Quilting a vintage embroidered quilt top

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Many moons ago, I purchased a colorful piece of fabric that had all this embroidery on it for a whopping $2. It was one of many common pre-printed pieces available way back when, and sometimes you can even find these today.

I bought it partly to practise quilting on and partly because it reminded me of my Great Aunt Nene, who, despite her love of pants, cigarettes, swearing, and her masculine voice embroidered up a storm. Even after I was married, I still have pillowcases embroidered by her with colorful cartoon characters traced right out of my own coloring books when she ran out of patterns.

Besides – it was 2 whole dollars.

Anyway, I finally felt the time was right for my actual skill level to match the ideas in my head and inspiration finally hit.

After prewashing and trying to get out the two major stains (didn’t work) I used a blue washable marker to trace the major feather spines. I already knew I would outline the embroidery itself and fill in any areas with McTavishing. I used some white chalk to mark about an inch from the cut edges to help me contain the feathers and not get too close to the edges and covered up by binding.

Once I got the top loaded and the first bit of feathers done, I had to decide what to put in the space between the edge of the feathers and the edge of the quilt, knowing some would get covered by binding or trimmed off. In the end I went with micro stippling. I’m still having issues getting it small enough, but it worked well enough for this.

The reason for both the micro stippling and the McTavishing is both designs are dense and flatten the quilt. This means next to big feathers, it will help those pop out more. Had I chosen less dense designs, the feathers wouldn’t look near so nice.

Also note that since on a longarm, I work from the top down, I had to be careful to stop the feather spray at points where I could break the thread and start again later, after rolling the quilt forward.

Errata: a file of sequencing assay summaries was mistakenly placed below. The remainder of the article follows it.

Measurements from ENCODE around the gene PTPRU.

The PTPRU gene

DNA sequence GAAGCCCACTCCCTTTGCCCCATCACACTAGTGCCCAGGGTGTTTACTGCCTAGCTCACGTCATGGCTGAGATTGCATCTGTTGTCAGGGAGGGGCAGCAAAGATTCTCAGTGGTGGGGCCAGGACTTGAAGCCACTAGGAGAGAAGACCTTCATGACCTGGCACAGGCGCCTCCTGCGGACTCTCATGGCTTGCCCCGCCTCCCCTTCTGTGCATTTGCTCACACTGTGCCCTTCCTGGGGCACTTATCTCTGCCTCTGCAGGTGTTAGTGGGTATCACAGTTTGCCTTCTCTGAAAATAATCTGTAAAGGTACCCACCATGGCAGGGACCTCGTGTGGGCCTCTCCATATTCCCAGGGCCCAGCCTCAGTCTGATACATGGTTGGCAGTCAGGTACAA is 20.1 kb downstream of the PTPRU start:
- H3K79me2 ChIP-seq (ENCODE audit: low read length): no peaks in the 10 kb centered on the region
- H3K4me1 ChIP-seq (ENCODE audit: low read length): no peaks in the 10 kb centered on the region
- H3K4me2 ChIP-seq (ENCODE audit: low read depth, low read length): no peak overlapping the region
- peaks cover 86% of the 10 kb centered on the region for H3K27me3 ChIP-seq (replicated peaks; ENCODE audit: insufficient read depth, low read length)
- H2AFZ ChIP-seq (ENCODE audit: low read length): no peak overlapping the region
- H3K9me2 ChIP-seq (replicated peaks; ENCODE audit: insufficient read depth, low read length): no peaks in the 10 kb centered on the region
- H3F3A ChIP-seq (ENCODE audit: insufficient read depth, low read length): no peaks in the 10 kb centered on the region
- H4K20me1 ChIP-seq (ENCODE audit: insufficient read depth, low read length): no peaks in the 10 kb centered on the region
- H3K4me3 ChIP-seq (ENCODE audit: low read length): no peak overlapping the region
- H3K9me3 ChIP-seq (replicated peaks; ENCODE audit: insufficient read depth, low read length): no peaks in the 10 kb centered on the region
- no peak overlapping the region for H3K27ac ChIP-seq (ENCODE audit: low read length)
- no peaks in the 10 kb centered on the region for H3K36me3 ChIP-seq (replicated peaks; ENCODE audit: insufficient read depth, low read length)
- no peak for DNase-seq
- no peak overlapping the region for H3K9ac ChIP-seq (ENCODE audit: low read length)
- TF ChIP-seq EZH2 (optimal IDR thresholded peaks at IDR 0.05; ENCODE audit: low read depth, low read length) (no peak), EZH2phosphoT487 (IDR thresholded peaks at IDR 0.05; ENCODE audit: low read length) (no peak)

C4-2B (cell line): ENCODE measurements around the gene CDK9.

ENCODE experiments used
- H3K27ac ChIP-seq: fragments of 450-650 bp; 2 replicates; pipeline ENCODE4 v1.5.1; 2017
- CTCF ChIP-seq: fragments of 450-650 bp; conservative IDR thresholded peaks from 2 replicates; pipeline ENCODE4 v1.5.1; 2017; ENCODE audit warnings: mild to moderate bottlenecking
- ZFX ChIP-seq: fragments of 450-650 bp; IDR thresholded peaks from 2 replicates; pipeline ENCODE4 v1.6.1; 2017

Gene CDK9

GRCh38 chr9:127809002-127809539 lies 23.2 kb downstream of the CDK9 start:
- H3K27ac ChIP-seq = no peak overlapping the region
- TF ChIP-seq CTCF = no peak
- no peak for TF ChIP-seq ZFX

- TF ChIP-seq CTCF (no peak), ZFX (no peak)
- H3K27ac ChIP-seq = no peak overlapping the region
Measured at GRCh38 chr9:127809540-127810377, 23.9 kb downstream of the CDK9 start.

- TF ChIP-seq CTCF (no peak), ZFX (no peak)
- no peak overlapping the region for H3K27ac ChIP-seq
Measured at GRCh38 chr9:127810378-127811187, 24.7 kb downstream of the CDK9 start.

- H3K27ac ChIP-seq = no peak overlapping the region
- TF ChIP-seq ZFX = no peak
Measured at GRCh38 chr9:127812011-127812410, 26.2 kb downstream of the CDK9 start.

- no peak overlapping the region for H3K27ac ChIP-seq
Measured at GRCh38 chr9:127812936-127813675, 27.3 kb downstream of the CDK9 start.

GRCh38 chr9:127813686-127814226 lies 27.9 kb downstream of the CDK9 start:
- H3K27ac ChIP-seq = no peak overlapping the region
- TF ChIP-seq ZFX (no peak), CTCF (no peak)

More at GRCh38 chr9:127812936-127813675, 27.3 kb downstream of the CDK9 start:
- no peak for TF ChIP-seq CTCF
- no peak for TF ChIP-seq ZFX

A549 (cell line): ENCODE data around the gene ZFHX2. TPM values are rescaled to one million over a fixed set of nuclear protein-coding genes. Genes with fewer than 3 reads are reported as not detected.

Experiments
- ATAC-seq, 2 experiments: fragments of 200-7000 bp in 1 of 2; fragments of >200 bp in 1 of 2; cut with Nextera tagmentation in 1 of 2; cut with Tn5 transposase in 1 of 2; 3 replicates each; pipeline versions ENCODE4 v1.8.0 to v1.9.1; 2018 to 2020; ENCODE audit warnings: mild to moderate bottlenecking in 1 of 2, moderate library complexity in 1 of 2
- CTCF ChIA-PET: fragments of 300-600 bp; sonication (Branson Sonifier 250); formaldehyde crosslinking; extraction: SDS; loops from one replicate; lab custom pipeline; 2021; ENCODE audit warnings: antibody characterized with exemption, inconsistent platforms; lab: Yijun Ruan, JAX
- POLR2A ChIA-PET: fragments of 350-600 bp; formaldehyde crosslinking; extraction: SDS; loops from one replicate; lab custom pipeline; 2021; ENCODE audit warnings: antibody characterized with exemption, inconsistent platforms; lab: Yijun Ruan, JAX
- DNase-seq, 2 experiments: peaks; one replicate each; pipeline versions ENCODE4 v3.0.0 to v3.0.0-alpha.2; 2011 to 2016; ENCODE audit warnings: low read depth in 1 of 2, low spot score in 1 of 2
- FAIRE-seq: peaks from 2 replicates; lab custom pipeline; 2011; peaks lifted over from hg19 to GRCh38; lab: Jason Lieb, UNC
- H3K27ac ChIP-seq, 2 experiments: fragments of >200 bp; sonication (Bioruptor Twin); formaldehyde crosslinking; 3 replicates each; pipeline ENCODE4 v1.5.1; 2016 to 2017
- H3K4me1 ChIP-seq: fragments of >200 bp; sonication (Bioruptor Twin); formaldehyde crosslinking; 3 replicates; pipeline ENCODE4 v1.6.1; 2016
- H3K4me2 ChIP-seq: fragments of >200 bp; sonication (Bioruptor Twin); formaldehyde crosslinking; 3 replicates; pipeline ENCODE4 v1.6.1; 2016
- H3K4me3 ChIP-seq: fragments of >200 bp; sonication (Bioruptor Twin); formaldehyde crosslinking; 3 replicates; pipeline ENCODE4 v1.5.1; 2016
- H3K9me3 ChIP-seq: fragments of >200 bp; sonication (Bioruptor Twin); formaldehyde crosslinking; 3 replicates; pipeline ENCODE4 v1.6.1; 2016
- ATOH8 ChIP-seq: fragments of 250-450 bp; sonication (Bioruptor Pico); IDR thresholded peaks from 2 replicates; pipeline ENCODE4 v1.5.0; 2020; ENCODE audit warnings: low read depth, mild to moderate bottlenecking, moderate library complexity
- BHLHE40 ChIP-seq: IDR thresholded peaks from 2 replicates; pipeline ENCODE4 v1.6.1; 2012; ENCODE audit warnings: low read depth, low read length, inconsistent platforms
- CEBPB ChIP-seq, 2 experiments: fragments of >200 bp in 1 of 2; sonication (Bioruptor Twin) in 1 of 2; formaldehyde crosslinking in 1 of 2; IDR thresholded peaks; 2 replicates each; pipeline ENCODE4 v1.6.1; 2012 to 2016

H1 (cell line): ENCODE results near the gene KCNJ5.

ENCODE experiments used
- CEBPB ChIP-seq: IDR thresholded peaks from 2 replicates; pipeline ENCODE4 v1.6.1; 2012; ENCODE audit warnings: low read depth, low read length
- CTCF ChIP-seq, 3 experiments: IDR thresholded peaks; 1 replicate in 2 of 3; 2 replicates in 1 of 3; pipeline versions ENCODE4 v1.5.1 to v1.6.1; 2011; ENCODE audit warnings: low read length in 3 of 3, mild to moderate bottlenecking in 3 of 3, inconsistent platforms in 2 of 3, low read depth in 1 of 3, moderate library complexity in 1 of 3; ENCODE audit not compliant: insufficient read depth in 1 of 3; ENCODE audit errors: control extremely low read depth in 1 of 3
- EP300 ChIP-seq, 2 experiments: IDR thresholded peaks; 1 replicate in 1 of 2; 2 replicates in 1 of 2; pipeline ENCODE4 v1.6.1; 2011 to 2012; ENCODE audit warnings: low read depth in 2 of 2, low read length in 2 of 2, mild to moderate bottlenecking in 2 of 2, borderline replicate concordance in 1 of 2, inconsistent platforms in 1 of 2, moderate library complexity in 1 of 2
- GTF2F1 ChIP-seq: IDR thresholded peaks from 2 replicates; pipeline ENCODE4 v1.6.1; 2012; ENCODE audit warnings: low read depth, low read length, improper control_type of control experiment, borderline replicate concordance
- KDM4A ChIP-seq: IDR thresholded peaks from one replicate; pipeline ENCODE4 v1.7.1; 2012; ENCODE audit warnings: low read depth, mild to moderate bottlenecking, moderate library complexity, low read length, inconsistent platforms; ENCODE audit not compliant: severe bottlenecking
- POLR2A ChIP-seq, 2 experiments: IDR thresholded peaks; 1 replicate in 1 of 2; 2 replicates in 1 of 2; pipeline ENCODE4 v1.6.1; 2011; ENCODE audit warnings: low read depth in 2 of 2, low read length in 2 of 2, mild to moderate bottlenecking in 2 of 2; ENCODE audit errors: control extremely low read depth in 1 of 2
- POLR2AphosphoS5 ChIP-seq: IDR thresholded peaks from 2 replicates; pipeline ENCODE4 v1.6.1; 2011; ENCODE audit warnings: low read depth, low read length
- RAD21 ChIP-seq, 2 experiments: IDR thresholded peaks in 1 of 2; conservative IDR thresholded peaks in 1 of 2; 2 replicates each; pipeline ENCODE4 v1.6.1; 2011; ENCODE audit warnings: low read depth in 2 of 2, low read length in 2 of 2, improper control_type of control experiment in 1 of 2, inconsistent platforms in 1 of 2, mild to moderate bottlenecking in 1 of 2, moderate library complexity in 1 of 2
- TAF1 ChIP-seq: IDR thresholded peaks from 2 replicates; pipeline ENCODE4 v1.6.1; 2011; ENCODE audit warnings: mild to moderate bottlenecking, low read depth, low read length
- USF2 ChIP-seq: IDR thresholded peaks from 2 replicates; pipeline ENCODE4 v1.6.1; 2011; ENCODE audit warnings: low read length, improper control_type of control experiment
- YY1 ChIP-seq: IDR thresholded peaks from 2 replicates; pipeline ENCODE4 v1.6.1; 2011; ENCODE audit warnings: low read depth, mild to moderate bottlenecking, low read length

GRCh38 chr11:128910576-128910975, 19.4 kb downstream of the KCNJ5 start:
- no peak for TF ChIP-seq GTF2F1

Once I got down so far, I realized there was another large space between the two embroidered motifs that needed something more than the dense background fill. A quick consult with a couple books, and I decided a heart feather wreath would work. No tracing here – I just sketched it out as evenly as I could, lining it up with the middle of the feather spray above it.

Then I continued on around with the background fill, moving back and forth across the quilt, going downwards and around elements as I came to them.

I knew I had planned another feather spray starting at the bottom, so I left plenty of room for work that would be done later. I made sure to still baste the sides of the top as I went.

Eventually I got down far enough to baste the bottom of the quilt, so I could do the feather spray at the bottom and work my way back up to the middle. I have a large throat space, but I still had to roll the top back to go back up far enough.

If I had to do it again, I would plan where the two sprays met again. I’d left too much space and winged it, adding a quick spray on each end to fill the space. I definitely wanted separation from the interior McTavishing and the outside micro stippling, so the best way to cordon those off was more feathers. (and who doesn’t love more feathers, right?)

And a final mention of the perfect backing fabric I found at Connecting Threads. I knew I wanted something with little bluebirds and a 30’s feel. Then they sent an email that all their wide backs were on sale so that was a sign! (I went to add a link here but the fabric is no longer on their site. Sad face. 🙁 )

I still need to bind the quilt, but I’ve decided on a bright pink, matching the embroidered flowers and the birds on the back is a perfect 1930’s finish. I’m also adding a hanging sleeve and will put it in my local quilt guild’s show this fall.